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A Thought on the Future of the Monarchy November 12, 2009

Posted by J. Hawkes in News.
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A CBC documentary airing tonight suggests that the Monarchy is in a deep crisis of legitimacy. Certainly the Queen’s family has not fared well in the celebrity-tabloid era. Could the malaise among some citizens about the Monarchy translate into constitutional change? Could the Crown of Canada be abolished after our beloved Queen Elizabeth II?

I doubt it highly. Current heir to the throne, Prince Charles, is certainly more unpopular than his mother, but not nearly so unpopular as to galvanize the public of Canada into replacing the traditional Head-of-State with a new (republican) system. As my previous post about political-history professor Michael Behiels makes clear: there is no simple way to change Canada’s constitution to allow a different Head-of-State. Opposition to Canada’s Monarchy would need to be united and very strong (75%+) to have any chance of eventually moving to a different system. And this would require constitutional negotiations and amendments – passed in all provinces and both houses in Ottawa (Constitution s. 41) – for the change to be effective. Disgruntled as some would-be-republicans might be, they are not nearly so united and strong as to force through a new Head-of-State.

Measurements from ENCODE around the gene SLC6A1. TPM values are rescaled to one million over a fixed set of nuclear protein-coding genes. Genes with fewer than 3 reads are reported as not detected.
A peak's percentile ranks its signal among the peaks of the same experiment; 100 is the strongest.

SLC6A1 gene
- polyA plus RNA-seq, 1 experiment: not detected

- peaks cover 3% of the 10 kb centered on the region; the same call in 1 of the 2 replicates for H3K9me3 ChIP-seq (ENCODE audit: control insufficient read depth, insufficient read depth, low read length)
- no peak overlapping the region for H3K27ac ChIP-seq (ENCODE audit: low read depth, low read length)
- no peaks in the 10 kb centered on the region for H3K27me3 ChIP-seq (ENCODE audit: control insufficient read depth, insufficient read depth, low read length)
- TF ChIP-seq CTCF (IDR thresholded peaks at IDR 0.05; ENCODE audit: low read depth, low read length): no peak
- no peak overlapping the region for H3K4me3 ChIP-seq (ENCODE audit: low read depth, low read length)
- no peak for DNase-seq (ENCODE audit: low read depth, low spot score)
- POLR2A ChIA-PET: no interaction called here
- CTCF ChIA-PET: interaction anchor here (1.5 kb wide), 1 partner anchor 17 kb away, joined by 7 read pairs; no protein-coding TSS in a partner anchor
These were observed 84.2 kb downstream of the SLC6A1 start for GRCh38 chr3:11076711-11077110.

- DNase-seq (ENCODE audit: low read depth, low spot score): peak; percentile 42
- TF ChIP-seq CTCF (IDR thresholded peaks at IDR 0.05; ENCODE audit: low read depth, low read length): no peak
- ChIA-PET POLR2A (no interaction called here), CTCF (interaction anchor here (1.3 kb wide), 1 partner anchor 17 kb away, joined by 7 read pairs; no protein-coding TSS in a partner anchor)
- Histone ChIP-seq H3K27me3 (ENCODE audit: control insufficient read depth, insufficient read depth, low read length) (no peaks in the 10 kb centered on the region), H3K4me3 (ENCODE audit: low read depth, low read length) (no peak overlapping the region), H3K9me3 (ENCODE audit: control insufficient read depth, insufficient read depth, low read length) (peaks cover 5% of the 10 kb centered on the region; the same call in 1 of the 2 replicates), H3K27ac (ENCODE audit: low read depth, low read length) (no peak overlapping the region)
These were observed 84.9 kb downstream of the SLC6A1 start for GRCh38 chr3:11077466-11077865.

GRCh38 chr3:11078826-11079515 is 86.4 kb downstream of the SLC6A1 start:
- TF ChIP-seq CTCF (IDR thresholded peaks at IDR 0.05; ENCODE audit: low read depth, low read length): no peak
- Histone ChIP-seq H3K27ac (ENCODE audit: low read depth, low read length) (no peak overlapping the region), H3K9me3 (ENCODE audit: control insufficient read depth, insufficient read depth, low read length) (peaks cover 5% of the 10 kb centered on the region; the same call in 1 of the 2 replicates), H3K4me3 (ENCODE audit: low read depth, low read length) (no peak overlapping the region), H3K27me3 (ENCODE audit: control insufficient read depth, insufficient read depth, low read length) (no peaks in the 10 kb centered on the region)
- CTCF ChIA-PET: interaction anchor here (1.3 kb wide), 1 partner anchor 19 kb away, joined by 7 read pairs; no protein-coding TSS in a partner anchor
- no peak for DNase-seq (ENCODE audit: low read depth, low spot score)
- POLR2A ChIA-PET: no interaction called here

In Canada’s case, the momentum of the status quo will ensure that we see our Monarchy continue beyond Queen Elizabeth II.

Those who are simply unimpressed with the current heir and wish to skip a generation should consult the constitutional conventions inherent in the Statute of Westminster 1931. The Crown is shared among several dominions and the United Kingdom. The Statute of Westminster requires the consent of all parties to the Crown to any alteration in the rules of succession. Historically, this was required only once before: when accepting the abdication of King Edward VIII in 1936. I consider it unlikely that the governments in several countries will pursue any alteration in the succession.

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